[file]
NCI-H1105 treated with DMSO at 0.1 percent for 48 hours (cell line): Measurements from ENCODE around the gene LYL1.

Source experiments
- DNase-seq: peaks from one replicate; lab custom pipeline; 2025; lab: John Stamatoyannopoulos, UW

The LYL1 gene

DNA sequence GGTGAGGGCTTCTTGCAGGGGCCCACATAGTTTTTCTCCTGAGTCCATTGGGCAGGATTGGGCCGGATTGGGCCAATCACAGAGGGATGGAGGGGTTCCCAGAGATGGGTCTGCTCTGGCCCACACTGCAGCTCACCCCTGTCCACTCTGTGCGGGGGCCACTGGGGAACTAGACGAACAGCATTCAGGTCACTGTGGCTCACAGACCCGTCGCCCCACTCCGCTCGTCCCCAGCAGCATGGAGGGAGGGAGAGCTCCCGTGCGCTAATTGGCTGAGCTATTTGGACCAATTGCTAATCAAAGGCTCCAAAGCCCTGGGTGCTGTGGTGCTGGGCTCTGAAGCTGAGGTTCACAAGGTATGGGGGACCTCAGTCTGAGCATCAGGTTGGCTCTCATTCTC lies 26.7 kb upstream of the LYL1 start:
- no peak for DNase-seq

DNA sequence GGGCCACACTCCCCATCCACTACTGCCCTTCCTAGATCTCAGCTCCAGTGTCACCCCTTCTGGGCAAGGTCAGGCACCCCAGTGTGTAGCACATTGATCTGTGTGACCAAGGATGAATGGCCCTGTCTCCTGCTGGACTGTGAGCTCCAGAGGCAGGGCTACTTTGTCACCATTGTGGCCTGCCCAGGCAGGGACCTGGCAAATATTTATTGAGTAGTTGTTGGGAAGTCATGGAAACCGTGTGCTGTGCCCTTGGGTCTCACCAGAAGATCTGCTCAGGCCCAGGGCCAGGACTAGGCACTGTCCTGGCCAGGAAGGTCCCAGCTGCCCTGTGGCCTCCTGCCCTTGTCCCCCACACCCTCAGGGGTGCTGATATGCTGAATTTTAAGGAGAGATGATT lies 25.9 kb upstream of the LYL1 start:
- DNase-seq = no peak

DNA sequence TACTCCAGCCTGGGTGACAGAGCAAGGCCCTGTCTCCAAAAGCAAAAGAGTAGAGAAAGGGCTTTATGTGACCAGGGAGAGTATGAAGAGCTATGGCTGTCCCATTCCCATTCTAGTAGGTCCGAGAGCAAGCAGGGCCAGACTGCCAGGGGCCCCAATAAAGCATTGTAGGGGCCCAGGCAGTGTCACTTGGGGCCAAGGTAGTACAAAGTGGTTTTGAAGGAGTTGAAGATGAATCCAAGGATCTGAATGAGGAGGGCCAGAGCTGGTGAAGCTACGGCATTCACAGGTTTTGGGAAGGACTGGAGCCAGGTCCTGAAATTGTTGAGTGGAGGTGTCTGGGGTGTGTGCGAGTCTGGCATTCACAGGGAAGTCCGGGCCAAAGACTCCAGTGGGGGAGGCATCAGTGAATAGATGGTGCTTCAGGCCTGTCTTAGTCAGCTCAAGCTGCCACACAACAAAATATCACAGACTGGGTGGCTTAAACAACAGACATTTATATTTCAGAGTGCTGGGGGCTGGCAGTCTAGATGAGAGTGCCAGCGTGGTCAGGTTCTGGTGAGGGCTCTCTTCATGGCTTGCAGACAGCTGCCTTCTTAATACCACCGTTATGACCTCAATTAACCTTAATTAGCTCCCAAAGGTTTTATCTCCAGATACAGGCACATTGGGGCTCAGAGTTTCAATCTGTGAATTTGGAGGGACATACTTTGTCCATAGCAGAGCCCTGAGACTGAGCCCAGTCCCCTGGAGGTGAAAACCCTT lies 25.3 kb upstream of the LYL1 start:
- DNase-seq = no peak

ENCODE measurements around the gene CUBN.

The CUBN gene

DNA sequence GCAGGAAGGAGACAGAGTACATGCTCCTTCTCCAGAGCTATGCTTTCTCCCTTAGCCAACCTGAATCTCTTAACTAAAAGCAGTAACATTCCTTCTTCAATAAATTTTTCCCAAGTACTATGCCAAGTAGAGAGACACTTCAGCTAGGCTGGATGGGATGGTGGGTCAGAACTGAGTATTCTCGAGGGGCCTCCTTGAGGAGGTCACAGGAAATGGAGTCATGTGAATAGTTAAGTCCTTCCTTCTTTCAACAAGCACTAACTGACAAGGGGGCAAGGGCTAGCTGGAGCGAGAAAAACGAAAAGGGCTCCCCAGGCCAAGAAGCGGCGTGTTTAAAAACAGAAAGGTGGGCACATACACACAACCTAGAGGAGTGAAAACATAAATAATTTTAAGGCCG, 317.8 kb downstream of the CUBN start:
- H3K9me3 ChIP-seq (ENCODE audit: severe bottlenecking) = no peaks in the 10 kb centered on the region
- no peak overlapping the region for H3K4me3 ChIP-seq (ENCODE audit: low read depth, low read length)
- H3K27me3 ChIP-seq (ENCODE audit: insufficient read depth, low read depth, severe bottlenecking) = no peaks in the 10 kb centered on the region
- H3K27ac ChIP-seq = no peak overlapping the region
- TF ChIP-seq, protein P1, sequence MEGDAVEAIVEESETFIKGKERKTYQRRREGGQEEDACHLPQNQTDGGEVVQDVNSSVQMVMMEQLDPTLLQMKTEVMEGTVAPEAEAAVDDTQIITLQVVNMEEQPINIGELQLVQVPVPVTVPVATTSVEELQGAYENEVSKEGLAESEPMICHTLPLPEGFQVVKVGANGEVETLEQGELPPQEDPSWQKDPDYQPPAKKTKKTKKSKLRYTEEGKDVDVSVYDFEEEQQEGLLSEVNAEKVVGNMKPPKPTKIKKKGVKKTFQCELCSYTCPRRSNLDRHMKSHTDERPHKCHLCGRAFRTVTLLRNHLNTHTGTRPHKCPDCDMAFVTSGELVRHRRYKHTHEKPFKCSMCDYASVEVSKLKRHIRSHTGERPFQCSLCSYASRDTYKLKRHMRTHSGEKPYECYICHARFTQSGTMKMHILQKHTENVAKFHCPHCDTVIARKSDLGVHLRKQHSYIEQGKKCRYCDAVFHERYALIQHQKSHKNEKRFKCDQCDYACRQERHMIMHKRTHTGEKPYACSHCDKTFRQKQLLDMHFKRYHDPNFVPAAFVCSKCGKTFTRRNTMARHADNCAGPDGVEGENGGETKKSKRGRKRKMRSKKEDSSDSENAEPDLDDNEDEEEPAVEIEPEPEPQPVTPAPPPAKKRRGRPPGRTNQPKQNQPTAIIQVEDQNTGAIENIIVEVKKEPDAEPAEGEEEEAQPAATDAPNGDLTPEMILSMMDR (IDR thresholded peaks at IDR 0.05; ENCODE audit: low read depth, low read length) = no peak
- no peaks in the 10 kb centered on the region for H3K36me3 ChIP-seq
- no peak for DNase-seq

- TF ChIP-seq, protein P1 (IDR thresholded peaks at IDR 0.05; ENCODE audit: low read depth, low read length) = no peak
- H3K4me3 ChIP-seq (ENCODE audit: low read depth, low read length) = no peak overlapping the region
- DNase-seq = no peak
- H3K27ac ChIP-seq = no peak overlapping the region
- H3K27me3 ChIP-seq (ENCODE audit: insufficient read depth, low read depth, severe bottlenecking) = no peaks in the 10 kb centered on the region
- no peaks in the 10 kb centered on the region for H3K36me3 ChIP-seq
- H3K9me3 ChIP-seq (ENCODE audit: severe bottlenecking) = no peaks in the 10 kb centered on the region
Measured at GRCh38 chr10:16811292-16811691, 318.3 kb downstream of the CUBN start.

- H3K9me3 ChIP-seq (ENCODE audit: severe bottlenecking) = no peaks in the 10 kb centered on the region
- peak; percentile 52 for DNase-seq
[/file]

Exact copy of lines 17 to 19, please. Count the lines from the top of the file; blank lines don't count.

- H3K27ac ChIP-seq = no peak overlapping the region
- TF ChIP-seq, protein P1, sequence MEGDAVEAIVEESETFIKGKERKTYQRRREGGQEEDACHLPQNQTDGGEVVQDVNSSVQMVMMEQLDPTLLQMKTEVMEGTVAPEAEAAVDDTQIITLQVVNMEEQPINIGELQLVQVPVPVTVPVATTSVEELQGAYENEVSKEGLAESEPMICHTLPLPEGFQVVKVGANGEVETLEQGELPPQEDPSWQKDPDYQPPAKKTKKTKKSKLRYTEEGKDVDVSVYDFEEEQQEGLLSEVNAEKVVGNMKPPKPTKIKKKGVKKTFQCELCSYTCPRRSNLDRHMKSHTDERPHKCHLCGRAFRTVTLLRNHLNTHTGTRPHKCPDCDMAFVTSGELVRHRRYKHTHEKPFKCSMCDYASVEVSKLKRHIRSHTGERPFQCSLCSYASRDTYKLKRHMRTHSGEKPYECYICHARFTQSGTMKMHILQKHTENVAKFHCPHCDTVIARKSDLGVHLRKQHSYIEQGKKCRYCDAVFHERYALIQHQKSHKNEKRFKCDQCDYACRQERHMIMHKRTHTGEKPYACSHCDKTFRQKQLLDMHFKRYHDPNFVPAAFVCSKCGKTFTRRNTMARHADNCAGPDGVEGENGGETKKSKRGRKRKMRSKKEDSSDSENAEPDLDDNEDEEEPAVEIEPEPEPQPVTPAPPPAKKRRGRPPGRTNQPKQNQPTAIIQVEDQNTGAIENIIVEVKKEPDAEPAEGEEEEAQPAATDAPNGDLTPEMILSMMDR (IDR thresholded peaks at IDR 0.05; ENCODE audit: low read depth, low read length) = no peak
- no peaks in the 10 kb centered on the region for H3K36me3 ChIP-seq